Zao - The Crimson Corridor (Cover Artwork)


The Crimson Corridor (2021)

Deathwish Inc

The new release by Zao, the Crimson Corridor, is probably not what you'd expect based on experience. I had not thought about them since high school, when the older hardcore kids demanded I listen to Liberate Te Ex Inferis. It was very intense and skillful, but the band was also very, very religious and hit you over the head with it. They did do a concept album about God abandoning humanity. To me then, it seemed odd a rebellious subculture had such a religious element. I guess this is why most Christian hardcore bands get evasive and make suspiciously specific denials about their beliefs if asked in interviews. But if you think about it, its not any different from vegans, straight edge people, anti-racists, racists, left wing activists who are socialist labor union members, right wing punks or whoever claiming moral superiority and trying to press their beliefs on others in punk.

But Zao now is mostly different members and no longer claims religious piety. They still lound like a 90s/ early 2000s HXC or metalcore band, with screaming and low moaning dirges and breakdowns and complex walls of sound as intro tracks. So without religious preaching, what do they do for lyrics? The current lead vox's personal problems. So now they're more like Blacklisted than Strongarm basically. The Crimson Corridor song itself is about his internal suffering. The track Ship of Theseus is a rather blunt metaphor for how much the band is not what it started out as, and I'm not explaining that one even though I know more about Greek myths than the Bible. Do your own research.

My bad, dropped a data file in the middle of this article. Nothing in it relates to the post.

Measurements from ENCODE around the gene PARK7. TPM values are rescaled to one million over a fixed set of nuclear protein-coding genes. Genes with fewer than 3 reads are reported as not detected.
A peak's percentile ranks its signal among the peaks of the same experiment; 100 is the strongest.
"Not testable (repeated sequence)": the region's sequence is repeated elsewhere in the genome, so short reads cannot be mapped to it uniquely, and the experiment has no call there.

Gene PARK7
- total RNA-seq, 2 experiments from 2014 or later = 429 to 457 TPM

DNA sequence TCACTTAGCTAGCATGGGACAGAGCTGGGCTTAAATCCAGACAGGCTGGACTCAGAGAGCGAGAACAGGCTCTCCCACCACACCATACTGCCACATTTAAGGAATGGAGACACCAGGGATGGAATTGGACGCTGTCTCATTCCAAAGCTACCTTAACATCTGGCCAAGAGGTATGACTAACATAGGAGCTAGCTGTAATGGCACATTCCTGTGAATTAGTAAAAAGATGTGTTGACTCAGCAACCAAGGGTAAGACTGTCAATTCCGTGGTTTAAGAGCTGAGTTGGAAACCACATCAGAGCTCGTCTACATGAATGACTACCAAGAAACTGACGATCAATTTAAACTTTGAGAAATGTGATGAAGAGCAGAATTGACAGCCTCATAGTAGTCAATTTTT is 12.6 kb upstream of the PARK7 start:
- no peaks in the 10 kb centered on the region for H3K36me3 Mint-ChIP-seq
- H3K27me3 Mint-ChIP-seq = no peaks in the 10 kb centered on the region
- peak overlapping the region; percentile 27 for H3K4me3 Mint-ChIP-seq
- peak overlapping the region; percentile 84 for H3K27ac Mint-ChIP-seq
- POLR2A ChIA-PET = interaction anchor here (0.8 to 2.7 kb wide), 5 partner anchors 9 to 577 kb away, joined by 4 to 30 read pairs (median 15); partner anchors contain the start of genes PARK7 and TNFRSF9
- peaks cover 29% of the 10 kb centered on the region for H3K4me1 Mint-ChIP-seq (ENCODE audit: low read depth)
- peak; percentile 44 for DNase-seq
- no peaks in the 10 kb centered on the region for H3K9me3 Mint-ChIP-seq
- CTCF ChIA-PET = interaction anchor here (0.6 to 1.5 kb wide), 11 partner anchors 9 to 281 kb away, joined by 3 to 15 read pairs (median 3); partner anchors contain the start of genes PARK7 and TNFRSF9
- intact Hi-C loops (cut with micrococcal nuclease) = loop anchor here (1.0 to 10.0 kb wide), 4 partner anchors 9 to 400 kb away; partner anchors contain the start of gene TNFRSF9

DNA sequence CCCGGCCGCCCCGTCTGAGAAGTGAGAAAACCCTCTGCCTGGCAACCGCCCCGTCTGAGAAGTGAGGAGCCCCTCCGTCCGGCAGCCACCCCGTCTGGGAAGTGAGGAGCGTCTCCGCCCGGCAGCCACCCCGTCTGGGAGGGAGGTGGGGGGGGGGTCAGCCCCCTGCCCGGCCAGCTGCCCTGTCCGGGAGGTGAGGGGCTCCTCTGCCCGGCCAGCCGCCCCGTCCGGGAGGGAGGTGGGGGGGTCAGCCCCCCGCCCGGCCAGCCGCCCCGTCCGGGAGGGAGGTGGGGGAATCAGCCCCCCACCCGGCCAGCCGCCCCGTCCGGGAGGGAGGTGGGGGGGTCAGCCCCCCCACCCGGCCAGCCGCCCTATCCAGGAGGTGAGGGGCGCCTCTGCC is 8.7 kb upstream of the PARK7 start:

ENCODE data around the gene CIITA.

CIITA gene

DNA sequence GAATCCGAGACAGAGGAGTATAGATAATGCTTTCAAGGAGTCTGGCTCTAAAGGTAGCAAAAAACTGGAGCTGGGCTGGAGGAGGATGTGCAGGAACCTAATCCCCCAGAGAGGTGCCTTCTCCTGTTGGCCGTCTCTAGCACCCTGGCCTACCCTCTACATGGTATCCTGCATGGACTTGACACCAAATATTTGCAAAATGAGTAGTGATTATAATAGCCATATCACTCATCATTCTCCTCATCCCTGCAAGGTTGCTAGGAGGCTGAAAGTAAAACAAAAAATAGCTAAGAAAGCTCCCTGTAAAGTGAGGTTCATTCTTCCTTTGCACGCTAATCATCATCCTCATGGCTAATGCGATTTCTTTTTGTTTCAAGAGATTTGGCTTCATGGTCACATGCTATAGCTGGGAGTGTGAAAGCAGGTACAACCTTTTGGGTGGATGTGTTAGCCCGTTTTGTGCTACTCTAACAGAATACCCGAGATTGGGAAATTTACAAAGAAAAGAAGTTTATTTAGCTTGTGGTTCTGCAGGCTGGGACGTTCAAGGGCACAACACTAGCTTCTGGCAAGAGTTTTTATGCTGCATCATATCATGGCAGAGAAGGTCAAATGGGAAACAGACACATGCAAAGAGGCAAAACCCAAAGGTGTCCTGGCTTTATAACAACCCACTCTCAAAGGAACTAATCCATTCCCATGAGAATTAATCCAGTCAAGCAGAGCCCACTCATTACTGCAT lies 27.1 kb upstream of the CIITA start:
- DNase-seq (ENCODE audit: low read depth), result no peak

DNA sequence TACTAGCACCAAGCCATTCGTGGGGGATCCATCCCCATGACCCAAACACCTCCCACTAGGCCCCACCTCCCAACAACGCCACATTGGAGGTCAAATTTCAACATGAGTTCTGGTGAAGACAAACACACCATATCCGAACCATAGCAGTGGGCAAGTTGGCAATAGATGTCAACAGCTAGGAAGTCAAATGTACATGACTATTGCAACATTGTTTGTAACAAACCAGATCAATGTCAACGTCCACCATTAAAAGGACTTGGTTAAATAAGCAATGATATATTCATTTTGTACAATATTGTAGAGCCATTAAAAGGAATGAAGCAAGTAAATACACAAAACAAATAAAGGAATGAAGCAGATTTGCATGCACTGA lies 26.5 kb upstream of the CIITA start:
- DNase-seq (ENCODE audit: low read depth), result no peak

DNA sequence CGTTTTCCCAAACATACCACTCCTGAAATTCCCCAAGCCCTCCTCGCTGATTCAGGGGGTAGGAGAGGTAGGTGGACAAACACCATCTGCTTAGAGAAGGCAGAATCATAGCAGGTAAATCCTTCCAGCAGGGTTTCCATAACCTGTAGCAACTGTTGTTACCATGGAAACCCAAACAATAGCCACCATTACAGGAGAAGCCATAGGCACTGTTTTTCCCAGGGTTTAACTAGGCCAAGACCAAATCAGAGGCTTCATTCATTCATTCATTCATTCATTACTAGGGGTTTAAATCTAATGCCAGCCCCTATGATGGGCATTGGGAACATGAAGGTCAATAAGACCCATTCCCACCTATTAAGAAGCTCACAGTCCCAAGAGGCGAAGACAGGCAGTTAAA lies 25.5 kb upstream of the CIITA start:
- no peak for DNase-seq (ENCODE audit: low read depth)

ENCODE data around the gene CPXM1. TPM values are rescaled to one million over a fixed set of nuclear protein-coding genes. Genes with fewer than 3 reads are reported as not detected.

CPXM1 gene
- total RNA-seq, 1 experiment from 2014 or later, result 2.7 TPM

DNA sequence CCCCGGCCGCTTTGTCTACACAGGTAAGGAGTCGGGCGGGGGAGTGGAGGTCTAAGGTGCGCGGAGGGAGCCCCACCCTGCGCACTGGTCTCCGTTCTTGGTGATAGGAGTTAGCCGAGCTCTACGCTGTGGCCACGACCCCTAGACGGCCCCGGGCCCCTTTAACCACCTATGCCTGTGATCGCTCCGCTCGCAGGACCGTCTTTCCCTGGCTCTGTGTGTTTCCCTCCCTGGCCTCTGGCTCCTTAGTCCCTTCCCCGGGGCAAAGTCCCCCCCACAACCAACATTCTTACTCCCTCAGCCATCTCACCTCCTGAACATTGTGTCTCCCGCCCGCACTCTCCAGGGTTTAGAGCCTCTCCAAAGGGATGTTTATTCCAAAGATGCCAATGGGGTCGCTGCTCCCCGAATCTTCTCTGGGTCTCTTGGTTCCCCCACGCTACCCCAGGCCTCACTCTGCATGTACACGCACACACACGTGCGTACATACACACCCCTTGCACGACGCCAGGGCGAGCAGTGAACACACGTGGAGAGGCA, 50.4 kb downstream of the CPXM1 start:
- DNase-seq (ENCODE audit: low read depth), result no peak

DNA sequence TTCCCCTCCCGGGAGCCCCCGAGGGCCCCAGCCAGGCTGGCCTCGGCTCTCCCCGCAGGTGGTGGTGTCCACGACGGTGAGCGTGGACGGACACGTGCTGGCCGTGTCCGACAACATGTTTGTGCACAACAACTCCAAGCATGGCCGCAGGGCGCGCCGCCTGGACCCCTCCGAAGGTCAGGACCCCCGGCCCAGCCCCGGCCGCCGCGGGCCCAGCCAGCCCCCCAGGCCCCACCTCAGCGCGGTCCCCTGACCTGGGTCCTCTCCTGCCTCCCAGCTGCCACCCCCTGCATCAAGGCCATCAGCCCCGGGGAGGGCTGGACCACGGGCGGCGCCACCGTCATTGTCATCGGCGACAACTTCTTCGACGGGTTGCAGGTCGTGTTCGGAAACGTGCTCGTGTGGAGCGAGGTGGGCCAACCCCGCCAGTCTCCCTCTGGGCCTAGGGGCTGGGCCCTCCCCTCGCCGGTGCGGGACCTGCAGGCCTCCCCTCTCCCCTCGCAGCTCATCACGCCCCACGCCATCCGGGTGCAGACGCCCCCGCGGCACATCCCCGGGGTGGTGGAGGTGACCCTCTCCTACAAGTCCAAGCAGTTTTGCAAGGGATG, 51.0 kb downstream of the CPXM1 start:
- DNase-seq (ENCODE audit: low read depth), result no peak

To me, though, it makes it more enjoyable. Since I'm not religious, and didn't want to hear about it, I can focus on their music and its very skilled hardcore. Alot of the bands from the huge explosion of hardcore in the early 2000s are gone, so I haven't heard this kind of music in a while. The guitar work on the breakdowns on Transitions are very good. Nothing's Form is probably the best track on the album.

I enjoyed it. Your mileage may vary on the uncharacteristic lack of religious fervor. Some may find Christian hardcore to be like a dreadlocked youth pastor trying too hard to "rap with them" about Jesus and be more able to enjoy some good hardcore without being preached to. Others may find it a selling out or forsaking of faith, apostasy etc. What profit a band that gains a gig but loses its soul? If you demand Deuteronomy and John Milton in your hardcore, there's the rest of their discography I suppose.